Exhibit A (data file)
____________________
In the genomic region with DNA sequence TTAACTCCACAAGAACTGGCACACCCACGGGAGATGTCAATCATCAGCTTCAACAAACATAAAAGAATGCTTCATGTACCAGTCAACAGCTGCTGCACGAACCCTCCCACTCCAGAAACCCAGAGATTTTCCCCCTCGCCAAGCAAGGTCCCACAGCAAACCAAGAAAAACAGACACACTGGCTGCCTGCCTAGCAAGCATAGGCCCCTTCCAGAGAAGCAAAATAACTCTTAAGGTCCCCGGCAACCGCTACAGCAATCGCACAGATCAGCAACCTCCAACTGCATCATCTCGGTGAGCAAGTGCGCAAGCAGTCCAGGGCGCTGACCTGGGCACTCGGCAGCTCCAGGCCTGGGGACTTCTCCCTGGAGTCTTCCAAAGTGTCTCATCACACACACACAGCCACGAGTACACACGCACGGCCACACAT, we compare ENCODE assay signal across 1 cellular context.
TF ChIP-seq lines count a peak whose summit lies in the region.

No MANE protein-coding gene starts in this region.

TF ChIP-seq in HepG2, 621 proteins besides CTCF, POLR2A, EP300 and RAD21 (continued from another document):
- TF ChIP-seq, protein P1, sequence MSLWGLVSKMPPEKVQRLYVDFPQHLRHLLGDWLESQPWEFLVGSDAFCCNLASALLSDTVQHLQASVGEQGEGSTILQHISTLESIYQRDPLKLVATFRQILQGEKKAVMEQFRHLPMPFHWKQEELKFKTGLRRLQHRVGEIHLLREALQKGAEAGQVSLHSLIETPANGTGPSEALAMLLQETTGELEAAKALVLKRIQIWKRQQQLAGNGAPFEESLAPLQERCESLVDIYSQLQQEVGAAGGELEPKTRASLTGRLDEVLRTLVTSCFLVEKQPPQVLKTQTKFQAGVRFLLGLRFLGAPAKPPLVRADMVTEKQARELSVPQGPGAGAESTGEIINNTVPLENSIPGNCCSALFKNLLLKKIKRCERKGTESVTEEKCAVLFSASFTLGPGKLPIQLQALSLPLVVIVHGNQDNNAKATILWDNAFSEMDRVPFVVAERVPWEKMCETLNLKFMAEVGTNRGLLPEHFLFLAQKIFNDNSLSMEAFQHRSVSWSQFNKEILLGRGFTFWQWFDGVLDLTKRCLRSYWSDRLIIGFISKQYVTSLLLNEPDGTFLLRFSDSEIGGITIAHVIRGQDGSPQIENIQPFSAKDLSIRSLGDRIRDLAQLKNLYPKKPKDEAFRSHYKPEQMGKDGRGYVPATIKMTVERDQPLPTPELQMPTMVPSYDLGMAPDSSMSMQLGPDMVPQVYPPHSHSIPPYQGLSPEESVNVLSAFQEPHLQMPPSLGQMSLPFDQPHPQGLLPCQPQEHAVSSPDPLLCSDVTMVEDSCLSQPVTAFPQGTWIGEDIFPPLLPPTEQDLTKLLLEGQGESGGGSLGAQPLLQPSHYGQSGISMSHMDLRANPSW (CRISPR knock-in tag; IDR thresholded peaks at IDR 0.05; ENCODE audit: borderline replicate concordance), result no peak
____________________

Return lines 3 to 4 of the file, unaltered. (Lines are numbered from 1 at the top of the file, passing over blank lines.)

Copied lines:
No MANE protein-coding gene starts in this region.

TF ChIP-seq in HepG2, 621 proteins besides CTCF, POLR2A, EP300 and RAD21 (continued from another document):